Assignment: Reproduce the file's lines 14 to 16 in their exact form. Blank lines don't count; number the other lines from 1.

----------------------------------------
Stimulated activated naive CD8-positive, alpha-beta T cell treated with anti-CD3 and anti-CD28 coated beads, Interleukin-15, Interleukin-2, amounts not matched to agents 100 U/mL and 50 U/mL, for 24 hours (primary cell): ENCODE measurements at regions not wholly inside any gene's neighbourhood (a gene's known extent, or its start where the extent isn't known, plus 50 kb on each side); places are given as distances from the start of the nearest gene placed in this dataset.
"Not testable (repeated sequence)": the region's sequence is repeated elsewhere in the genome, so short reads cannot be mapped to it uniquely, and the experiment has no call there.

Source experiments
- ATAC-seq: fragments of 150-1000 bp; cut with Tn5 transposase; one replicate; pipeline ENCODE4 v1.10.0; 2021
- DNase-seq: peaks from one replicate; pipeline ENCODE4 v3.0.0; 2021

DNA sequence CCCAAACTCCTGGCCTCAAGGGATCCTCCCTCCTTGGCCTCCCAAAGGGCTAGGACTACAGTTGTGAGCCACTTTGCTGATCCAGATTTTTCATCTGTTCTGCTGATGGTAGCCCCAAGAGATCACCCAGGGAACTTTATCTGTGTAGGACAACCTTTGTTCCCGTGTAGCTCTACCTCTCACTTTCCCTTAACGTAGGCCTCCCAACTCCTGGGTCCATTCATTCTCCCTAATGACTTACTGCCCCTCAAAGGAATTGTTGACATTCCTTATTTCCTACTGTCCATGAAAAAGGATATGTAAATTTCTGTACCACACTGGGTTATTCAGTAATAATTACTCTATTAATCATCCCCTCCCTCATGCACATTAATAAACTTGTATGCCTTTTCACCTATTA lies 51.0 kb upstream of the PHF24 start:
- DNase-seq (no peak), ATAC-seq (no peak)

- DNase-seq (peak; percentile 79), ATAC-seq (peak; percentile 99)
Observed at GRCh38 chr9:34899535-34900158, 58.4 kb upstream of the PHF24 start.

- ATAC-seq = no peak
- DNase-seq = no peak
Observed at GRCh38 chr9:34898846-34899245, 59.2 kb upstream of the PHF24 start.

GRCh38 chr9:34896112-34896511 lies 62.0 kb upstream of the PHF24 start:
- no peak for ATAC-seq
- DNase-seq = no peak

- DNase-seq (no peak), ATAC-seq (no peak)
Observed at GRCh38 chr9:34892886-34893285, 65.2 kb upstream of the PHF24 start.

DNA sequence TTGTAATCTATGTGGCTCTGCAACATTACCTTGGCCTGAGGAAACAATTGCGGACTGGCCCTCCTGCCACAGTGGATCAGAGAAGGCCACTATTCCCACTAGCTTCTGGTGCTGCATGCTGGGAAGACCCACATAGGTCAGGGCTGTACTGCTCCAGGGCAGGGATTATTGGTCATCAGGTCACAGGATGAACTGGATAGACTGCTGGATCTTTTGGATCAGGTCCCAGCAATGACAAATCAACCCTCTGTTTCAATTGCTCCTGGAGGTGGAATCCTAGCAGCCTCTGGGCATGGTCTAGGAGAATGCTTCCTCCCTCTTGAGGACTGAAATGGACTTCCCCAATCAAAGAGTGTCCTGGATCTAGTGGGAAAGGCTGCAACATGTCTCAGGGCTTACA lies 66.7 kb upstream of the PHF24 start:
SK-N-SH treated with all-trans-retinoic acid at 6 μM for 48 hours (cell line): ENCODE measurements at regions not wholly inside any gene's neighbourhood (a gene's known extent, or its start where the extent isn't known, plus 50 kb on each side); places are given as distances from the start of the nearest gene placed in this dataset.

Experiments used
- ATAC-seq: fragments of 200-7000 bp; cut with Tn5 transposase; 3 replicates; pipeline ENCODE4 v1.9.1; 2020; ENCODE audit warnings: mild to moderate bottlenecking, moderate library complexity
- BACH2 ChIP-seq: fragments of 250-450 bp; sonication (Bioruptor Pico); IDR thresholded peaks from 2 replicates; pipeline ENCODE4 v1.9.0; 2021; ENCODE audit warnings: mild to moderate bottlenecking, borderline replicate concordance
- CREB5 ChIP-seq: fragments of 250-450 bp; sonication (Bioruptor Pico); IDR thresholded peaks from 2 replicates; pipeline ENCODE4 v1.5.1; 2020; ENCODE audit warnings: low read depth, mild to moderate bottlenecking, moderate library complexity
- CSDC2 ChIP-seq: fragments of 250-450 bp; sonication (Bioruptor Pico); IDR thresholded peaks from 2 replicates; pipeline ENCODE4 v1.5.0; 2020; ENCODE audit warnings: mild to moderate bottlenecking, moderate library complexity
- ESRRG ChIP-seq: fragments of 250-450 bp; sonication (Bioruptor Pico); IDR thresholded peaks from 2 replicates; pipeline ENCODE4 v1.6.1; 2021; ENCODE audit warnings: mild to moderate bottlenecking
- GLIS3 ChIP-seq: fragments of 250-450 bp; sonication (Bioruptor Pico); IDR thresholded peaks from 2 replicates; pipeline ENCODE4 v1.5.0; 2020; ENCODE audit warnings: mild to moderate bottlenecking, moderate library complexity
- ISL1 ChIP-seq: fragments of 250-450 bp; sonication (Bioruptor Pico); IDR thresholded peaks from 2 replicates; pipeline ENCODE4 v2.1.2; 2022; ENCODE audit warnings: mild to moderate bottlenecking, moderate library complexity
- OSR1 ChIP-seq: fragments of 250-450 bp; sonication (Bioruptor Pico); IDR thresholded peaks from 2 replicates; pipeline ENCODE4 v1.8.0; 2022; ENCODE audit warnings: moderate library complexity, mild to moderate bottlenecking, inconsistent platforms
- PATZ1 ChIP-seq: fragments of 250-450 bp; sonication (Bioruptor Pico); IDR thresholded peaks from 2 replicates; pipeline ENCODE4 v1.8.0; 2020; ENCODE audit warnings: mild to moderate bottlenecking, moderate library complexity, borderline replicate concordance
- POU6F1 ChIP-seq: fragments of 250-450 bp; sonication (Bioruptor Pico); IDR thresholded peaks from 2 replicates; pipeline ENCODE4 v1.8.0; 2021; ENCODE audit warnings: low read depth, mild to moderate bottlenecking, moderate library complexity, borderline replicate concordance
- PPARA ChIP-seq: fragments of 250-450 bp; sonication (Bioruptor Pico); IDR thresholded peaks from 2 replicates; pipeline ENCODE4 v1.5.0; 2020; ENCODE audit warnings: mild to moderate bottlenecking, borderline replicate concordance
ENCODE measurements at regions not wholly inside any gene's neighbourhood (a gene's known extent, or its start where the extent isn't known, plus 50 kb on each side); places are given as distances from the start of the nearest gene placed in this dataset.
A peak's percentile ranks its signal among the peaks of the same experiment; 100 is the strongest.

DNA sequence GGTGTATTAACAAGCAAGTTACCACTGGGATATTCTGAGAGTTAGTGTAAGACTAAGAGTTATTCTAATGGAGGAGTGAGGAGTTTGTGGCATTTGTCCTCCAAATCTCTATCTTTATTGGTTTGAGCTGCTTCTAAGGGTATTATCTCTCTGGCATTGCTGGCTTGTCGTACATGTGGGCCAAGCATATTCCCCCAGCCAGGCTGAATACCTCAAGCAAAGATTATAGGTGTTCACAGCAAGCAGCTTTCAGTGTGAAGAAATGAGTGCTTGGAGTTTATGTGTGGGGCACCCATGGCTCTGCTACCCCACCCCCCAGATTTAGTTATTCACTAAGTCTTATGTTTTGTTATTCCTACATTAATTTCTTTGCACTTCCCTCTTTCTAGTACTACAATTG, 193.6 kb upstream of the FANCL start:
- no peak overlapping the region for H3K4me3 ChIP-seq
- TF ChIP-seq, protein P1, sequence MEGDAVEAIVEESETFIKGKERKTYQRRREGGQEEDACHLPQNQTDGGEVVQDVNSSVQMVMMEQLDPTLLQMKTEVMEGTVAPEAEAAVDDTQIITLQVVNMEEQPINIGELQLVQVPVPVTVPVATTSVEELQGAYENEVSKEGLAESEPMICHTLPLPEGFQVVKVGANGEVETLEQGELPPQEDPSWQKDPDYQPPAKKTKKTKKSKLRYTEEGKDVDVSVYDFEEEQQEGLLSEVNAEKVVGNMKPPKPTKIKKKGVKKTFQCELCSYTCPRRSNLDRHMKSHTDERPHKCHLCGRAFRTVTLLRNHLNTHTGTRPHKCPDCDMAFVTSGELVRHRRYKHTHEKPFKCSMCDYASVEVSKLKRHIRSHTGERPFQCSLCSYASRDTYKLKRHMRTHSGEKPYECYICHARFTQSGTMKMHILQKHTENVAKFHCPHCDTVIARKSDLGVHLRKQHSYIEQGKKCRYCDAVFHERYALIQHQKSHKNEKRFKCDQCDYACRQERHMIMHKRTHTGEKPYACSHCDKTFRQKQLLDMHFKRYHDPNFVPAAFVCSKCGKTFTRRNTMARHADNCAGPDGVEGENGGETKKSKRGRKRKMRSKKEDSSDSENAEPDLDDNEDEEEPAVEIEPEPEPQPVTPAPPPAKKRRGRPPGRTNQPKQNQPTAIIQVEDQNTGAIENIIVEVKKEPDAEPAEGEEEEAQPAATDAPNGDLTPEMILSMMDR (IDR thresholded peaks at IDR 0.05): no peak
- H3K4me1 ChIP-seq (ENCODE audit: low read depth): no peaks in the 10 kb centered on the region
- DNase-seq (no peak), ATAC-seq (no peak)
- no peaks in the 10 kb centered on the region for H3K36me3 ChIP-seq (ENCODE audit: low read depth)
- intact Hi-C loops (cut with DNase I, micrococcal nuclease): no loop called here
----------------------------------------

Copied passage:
- no peak for ATAC-seq
- DNase-seq = no peak

- DNase-seq (no peak), ATAC-seq (no peak)